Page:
The American health care system is a bloated, bureaucratic mess. Period. And the system is even worse when you’re trans. Trans people often face denials for many medically necessary parts of transgender health care. And worse, many people don’t know that denials are simply an insurance company’s way of making you work to get the coverage you deserve.
Noah Lewis, the newly appointed Trans Health Project director at the Transgender Legal Defense & Education Fund, wants to change that. To do so, he’ll be training trans people and trans care providers, as well as working with insurance companies. He spoke to TheBody about some of his plans in his new role.
Mathew Rodriguez: Can you tell us your name and a little bit about what you do?
Noah Lewis: My name is Noah Lewis, and I’m the Trans Health Project director at the Transgender Legal Defense & Education Fund. We just announced that today. So I’ve been doing this work really for 10 years, but for the past three years I’ve been doing it at Transcend, which is an organization I founded specifically to focus on trans health care access. And now I’m going to TLDEF, because it’s a larger organization.
MR: What is the aim of the project—what problem is it looking to solve?
NL: TLDEF has a long history of impact litigation, and the community in general, the LGBT movement, tends to focus on litigation and maybe legislation, but those victories don’t necessarily translate into change on the ground. It doesn’t happen automatically. So we’re focusing on expanding access to trans health care by enforcing existing legal protections and doing that in a systematic way. So one thing we’re doing is public education. We’ll be launching a website to educate people about their rights and how to challenge insurance and denials and exclusions, and I’ll be doing webinars. And then I also will be training other advocates, so other attorneys and other organizations can do this work themselves and get people connected to legal help when they are facing denials. And I will also do legal services in the form of coaching people and answering their questions when they get a denial—they can call and find out what’s my next step.
And we will also be doing alternative dispute resolution, which is working directly with employers and insurance companies on removing these exclusions—as well as policy advocacy.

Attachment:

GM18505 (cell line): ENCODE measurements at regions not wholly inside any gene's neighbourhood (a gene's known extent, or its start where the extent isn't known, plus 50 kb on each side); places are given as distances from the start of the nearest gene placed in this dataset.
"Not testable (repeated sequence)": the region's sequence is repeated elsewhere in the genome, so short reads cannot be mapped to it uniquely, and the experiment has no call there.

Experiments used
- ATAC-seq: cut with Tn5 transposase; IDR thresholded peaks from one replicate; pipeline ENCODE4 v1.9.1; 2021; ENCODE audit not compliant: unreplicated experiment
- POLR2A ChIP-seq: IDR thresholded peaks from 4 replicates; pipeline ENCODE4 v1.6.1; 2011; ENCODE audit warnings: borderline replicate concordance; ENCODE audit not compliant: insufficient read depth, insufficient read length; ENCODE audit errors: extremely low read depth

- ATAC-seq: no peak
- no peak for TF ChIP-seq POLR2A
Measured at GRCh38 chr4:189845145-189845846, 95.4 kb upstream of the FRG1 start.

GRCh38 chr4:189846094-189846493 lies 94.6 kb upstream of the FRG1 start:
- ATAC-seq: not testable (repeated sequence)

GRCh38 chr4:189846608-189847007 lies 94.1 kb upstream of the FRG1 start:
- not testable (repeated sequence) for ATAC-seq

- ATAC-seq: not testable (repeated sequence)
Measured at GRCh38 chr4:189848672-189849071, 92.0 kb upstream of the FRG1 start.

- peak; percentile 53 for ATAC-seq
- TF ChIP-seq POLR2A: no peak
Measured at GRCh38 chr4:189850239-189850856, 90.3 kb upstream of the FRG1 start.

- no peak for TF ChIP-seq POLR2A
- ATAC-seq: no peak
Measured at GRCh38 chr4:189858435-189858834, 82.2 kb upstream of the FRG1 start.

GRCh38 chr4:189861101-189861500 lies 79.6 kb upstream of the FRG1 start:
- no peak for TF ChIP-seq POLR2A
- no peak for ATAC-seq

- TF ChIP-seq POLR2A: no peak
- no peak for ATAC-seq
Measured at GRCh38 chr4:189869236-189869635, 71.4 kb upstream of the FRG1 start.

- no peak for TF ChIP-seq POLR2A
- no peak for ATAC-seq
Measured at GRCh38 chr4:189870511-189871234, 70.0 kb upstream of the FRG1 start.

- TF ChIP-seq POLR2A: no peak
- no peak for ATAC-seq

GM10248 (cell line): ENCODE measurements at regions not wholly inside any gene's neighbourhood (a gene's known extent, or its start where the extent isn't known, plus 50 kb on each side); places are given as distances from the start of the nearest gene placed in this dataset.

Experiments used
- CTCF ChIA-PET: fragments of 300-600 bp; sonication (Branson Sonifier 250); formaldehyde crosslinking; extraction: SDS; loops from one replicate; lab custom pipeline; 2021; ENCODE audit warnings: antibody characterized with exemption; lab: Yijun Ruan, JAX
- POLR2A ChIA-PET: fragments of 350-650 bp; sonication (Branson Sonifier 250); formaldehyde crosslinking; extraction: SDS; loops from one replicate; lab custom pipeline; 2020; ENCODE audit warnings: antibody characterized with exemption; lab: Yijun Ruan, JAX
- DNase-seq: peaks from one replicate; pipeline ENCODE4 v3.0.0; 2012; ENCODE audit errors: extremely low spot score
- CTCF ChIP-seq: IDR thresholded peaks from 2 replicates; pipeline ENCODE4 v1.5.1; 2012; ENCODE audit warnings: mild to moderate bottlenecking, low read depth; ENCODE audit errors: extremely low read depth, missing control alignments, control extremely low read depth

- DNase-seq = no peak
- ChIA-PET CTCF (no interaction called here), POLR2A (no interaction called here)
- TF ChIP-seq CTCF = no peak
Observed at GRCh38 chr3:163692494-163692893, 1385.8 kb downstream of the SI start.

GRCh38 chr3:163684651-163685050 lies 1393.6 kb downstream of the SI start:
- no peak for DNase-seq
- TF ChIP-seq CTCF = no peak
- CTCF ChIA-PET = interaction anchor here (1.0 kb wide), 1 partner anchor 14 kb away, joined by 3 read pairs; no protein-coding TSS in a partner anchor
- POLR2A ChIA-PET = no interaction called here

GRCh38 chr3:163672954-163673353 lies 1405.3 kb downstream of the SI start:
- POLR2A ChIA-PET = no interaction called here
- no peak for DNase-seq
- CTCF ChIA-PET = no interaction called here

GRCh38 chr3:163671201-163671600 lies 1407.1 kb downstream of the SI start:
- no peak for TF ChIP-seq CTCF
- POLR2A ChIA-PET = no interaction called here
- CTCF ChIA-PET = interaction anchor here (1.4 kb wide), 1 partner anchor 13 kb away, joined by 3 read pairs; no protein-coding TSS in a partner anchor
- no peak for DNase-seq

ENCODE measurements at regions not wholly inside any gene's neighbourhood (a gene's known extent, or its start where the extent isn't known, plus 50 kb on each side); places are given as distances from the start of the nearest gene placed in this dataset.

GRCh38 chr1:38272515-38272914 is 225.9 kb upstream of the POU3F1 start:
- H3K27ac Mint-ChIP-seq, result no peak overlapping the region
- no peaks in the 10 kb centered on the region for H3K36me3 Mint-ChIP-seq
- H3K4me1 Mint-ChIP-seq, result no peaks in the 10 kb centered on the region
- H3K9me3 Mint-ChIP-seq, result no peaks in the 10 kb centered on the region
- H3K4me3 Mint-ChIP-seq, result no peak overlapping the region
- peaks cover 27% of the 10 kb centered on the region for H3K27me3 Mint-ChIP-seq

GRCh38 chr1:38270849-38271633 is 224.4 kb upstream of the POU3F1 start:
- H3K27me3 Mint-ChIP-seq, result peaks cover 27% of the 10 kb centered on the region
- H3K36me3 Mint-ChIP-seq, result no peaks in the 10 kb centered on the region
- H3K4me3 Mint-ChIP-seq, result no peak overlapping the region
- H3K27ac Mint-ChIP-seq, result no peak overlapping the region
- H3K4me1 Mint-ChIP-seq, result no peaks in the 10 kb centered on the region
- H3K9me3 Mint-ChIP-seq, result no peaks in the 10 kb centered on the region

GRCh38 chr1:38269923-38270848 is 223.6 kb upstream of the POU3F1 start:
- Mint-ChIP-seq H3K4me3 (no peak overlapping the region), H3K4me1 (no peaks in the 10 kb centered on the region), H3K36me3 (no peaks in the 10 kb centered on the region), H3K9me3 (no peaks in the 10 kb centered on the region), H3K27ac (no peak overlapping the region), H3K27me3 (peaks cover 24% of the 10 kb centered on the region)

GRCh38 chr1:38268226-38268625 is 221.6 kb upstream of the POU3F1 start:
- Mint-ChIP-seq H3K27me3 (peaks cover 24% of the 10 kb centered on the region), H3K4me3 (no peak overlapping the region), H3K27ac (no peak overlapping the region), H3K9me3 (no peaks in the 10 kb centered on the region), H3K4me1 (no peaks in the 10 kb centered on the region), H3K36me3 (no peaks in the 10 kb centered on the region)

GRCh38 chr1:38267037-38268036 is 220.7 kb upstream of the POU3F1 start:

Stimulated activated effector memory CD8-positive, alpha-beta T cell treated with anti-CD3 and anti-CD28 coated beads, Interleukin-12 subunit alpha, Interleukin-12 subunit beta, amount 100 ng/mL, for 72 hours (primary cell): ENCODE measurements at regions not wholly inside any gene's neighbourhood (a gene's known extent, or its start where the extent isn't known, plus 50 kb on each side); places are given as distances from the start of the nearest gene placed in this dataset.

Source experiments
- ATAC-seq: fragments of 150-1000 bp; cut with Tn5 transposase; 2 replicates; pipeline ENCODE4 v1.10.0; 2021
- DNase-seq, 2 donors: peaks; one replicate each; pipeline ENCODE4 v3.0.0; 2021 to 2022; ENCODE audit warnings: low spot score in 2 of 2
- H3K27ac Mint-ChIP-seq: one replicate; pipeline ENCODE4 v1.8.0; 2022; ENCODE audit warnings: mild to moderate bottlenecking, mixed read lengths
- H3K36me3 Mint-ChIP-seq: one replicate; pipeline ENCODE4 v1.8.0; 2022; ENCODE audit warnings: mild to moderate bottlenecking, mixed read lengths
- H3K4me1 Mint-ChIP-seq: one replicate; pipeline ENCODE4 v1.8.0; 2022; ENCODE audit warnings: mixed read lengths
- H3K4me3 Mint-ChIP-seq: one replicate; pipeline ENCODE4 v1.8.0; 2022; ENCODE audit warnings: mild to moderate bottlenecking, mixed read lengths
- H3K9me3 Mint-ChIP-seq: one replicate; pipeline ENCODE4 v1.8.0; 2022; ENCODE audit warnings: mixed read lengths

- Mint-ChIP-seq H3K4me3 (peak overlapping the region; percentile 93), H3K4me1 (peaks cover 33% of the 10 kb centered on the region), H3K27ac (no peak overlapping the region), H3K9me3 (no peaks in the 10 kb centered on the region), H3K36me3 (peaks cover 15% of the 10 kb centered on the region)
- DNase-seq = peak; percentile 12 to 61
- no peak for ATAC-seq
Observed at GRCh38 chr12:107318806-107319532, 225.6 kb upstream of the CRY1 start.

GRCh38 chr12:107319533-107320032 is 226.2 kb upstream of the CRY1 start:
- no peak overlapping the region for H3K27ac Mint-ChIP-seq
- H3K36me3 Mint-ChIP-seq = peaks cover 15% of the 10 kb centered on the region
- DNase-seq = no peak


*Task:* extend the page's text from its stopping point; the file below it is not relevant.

MR: You mentioned existing legal frameworks or existing legal protections that people maybe don’t know that they can take advantage of. Can you talk a little bit about those and what they are?
NL: Yeah, there’s been a lot of confusion with the attempts of the current administration to roll back actions for trans people. So, specifically, they have attacked the regulations under the Affordable Care Act, which is Section 1557, the non-discrimination provision that prohibits sex and disability discrimination in health care. Those protections still exist, because that’s still a law. That’s a statute that was passed by Congress, and it applies to pretty much all health care providers and insurance companies. There’s also protections under employment discrimination law such as Title VII, [in] which we have a sex discrimination [protection], or the Americans with Disabilities Act, which prohibits disability discrimination.
I could go on and on. There’s education, there’s Title IX, there’s state and local protections, there’s health care–specific protections, and if you have something like Medicaid and Medicare, those have their own protections. So there’s no shortage of protections. It’s just that people don’t know that they have their rights. And it can be a challenge to find an attorney who is knowledgeable in this area.
MR: So, for a lot of people, they have employer health insurance. If someone was discriminated by their employer-offered health insurance, would that count under Title VII?
NL: Yes. We are waiting for the big ruling from the Supreme Court. The EEOC v. Harris Funeral Homes case, though, was heard in October—we’ll get a decision probably in June. And that is around the question of, “Are trans people protected under sex? Are they protected under the category of sex for Title VII purposes?” So even if we get a negative ruling there, it would be a very narrow ruling or wouldn’t necessarily rule out still using Title VII in the health care context. And there are still other protections that apply. So people, you know, the take-home message for people is still, if you get a denial, reach out for legal help, because you—nobody should be getting denied coverage for trans-related health care.